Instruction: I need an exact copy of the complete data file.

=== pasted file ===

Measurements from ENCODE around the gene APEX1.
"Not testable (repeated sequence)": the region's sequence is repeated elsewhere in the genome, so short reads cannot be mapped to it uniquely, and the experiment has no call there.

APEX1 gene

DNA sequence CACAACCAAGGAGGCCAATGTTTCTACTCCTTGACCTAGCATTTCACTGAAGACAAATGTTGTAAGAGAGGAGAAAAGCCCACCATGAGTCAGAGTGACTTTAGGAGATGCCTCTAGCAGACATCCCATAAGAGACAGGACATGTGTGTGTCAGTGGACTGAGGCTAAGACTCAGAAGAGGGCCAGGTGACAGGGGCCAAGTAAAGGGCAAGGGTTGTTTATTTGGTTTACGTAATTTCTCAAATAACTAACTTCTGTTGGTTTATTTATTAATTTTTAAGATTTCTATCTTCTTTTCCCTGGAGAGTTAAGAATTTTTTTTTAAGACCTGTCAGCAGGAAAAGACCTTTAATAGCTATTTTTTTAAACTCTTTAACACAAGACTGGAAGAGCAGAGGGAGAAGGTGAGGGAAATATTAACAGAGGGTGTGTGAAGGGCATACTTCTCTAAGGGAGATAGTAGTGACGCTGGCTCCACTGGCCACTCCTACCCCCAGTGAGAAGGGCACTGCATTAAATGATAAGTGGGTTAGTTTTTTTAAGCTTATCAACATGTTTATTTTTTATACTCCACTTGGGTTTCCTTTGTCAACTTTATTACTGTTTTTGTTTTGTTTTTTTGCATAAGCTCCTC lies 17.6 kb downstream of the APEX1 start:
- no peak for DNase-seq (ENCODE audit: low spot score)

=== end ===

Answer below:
Measurements from ENCODE around the gene APEX1.
"Not testable (repeated sequence)": the region's sequence is repeated elsewhere in the genome, so short reads cannot be mapped to it uniquely, and the experiment has no call there.

APEX1 gene

DNA sequence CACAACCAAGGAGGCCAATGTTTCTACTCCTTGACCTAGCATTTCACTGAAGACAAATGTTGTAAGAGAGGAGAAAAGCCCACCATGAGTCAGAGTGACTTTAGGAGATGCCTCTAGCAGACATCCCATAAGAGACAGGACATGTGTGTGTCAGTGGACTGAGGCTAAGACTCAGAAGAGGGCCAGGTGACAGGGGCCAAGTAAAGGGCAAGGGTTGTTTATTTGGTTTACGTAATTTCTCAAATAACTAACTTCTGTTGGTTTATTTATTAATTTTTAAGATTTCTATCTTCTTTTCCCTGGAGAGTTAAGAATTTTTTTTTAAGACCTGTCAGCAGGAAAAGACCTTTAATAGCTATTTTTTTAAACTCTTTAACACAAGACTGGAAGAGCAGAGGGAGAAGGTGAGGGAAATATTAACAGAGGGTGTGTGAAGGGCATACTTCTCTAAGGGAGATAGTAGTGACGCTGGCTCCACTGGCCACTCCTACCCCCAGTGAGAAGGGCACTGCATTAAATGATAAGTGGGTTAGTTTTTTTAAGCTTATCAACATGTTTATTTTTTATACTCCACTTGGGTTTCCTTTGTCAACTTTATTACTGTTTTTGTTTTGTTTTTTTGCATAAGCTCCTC lies 17.6 kb downstream of the APEX1 start:
- no peak for DNase-seq (ENCODE audit: low spot score)